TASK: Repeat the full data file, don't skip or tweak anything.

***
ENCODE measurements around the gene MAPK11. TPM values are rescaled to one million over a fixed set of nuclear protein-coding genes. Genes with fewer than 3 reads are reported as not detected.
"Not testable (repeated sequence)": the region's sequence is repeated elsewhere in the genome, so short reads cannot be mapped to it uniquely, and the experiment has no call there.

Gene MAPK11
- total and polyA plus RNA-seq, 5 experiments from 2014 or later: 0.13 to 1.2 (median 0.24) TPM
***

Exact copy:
ENCODE measurements around the gene MAPK11. TPM values are rescaled to one million over a fixed set of nuclear protein-coding genes. Genes with fewer than 3 reads are reported as not detected.
"Not testable (repeated sequence)": the region's sequence is repeated elsewhere in the genome, so short reads cannot be mapped to it uniquely, and the experiment has no call there.

Gene MAPK11
- total and polyA plus RNA-seq, 5 experiments from 2014 or later: 0.13 to 1.2 (median 0.24) TPM